Westhill Again Taps Reliable Pitching In 3-1 Win Over Norwalk

Westhill players rally around pitcher Hunter Semmel before the start of the 7th inning. (Photo: Ellie Kravetz)

NORWALK — DJ Mulvany refers to Hunter Semmel as a “gamer,” coach-speak for the type of player you want on your roster. Semmel, the Westhill High School first baseman and versatile pitcher, said of his preferred usage in the latter role, “Just give me the ball.”

It is a perfect marriage.

Semmel, currently slated to work out of the bullpen, had a brief warmup before the 5th inning of today’s game. When Westhill starter Michael Lisinicchia walked the leadoff batter, Mulvany summoned Semmel to the mound. He went on to retire nine straight batters and preserve a 3-1 win over Norwalk in a game between two of the league’s best teams through the first two weeks.

“I love the situations,” said Semmel, still buoyed by his performance. “I always want to be in the situation. Just give me the ball. The 5th inning, 6th inning, 7th inning, when a guy gets on I want to go in.”

Bobby Zmarzlak led off the day with a home run for Westhill, which improved to 4-1 over all and 2-1 in league play. The Vikings also got a run on a bases-loaded walk and another when Joey Skarad reached on a third strike and eventually scored on Lisinicchia’s infield single.

Westhill starter Michael Lisinicchia delivers a pitch. (Photo: Ellie Kravetz)

“I have no problem with the way we played,” Norwalk coach Pete Tucci said. “We came ready to play. We played OK. Little things win or lose these types of ballgames. The first-inning home run was nice but that didn’t win or lose the game. It’s the one that makes the little plays that wins, and they did and we didn’t.”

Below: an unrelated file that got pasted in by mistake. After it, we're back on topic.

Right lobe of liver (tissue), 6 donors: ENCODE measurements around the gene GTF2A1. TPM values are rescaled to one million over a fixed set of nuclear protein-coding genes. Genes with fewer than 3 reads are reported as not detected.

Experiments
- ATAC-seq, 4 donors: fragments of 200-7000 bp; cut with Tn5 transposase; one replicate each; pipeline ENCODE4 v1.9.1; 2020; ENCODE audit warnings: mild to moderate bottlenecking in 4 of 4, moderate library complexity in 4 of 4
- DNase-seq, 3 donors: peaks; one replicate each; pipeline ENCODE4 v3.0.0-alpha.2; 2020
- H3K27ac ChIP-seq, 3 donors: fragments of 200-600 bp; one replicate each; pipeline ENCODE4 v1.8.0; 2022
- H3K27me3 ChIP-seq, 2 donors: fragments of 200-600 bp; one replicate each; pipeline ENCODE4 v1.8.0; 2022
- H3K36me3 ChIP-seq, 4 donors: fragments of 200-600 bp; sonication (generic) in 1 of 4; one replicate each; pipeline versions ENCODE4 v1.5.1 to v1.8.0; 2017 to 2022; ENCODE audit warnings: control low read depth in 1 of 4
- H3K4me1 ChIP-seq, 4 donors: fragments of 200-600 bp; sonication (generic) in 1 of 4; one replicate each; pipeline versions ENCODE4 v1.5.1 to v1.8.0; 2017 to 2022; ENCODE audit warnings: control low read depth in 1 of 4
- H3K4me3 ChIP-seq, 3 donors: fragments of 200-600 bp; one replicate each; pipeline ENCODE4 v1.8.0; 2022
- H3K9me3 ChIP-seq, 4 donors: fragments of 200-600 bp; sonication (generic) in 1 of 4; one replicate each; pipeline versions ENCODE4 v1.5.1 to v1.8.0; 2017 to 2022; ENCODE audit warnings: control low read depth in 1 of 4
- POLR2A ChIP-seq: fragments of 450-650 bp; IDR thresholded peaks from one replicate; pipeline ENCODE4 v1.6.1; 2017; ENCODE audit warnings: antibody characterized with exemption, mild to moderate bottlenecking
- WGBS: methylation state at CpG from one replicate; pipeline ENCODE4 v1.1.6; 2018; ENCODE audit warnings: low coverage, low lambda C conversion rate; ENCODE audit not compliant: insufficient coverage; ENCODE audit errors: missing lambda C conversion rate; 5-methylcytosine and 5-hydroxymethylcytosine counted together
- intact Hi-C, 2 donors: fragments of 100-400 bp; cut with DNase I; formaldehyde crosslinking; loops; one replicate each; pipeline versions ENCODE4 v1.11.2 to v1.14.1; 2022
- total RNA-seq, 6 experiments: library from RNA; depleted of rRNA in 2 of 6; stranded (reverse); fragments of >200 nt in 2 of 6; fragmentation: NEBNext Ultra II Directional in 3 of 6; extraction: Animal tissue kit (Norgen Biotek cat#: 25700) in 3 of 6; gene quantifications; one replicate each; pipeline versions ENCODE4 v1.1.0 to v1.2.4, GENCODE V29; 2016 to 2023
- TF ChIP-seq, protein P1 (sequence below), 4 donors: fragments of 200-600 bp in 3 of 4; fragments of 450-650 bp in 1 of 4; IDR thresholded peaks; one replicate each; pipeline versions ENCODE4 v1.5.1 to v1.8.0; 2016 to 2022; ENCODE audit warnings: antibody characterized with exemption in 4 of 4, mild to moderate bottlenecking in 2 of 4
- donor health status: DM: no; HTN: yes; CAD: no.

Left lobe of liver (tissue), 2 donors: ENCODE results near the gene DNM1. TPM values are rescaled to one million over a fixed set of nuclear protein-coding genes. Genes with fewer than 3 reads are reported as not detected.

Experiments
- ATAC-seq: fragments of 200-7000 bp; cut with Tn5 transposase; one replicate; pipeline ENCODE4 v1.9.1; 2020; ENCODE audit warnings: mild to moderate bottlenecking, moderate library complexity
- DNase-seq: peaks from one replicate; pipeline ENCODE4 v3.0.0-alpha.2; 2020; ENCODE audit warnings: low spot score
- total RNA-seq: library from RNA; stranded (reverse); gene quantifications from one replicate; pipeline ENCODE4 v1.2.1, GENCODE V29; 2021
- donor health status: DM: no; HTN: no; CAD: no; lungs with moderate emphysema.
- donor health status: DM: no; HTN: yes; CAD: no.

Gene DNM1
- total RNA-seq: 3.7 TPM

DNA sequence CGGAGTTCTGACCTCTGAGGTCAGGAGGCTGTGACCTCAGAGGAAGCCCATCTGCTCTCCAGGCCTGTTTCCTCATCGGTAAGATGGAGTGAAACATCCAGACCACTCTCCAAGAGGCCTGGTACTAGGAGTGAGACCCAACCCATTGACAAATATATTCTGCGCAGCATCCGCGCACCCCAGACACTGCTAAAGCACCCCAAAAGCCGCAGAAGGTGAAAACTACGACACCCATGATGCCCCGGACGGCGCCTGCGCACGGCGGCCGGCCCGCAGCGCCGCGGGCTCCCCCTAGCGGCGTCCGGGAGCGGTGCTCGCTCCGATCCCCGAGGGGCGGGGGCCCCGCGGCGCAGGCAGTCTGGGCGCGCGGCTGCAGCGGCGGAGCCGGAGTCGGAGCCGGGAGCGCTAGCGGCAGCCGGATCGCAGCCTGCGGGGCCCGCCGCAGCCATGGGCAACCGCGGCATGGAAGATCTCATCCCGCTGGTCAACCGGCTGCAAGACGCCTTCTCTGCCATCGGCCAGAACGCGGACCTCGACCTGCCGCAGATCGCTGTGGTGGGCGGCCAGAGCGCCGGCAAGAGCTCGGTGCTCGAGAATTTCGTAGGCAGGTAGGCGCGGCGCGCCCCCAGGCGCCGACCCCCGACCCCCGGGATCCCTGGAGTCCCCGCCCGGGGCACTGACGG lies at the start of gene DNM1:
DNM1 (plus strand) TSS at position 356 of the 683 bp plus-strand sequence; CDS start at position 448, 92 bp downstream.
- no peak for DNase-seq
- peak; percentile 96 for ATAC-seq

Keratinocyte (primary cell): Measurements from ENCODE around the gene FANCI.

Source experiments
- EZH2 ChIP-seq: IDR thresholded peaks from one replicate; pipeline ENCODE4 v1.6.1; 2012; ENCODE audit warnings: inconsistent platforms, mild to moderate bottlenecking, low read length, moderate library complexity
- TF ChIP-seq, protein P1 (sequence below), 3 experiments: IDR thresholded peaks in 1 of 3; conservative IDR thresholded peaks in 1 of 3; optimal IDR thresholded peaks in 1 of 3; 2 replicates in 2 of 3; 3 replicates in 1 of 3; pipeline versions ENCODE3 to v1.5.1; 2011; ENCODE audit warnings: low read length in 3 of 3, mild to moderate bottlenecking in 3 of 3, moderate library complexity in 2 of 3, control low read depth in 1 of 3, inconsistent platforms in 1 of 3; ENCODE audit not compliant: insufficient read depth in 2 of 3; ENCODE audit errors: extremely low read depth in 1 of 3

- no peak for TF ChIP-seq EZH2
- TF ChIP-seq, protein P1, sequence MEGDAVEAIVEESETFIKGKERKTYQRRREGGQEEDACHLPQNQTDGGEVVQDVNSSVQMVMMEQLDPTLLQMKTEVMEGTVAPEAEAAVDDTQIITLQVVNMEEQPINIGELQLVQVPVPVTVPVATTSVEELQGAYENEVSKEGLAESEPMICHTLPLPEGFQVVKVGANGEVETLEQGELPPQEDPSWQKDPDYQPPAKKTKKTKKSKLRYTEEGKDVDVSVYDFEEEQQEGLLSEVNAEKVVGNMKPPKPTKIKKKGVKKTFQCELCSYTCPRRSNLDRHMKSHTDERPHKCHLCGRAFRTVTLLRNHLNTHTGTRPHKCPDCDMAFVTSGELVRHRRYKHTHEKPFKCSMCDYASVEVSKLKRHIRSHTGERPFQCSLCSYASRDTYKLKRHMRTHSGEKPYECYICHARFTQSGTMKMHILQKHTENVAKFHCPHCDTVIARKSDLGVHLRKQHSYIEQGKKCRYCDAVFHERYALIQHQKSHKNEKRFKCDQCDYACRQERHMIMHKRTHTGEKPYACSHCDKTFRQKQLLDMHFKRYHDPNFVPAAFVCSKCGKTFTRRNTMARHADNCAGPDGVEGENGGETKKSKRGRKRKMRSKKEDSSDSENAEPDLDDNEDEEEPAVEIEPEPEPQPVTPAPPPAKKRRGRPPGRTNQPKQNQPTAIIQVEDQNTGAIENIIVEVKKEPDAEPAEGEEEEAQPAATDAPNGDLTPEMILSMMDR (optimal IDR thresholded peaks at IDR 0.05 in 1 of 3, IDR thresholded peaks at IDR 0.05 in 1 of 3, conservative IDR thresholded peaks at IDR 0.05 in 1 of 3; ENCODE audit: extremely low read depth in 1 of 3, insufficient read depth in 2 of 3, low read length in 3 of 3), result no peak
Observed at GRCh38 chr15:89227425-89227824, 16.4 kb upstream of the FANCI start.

The story of the game, however, as it has been thus far, was the Vikings’ pitching. Lisinicchia and Semmel combined on a 3-hitter. The team has allowed just five runs this season, making good on the depth that figured to be one of their greatest assets.

“So far so good,” Mulvany said. “The outings have been really good. Michael is really coming into his own. He’s confident out there, he’s throwing his offspeed stuff for strikes. One of the things we started to talk about, our defense has been playing really well. Just pitch to contact, you don’t have to do too much. He has good velocity where he can challenge hitters but you don’t have to go out there and try to strike everyone out.”


Mulvany said Semmel’s ability to come in at an instant has created even added value.

“He’s got a knack for throwing strikes,” Semmel said. “He doesn’t waste many warmup pitches. He just goes out there and competes. He’s got starter stuff but he’s most valuable to us in situations like this where he can come in and close a game against a good team, and we can come in the back half of the week and use him again. Right now that’s his role and we will see if it expands. It’s nice to have a guy like that.”

Norwalk’s Eddie McCabe swings at a pitch. (Photo: Ellie Kravetz)

So far the Vikings have been able to weather the loss of Leo Socci, one of their aces, who recently underwent Tommy John surgery on his elbow. Because of rainouts, Westhill has four games this week.

“Losing him stings that much more,” Mulvany said. “We might have enough arms to get through a week like that but with him we definitely have enough arms. We’ll see. He’s going to have a big role.”


Tom Benincaso pitched well for Norwalk (5-3, 3-1), scattering seven hits and pitching out of several jams, stranding eight runners.

Two of the Bears’ hits came in succession in the third inning, singles by Max Berman and Kyle Mossop, which drove in a run. But they also left seven runners.

Then it was time for Semmel, who described his ability to come in with little preparation in his succinct and inimitable manner: “Save it for the game.”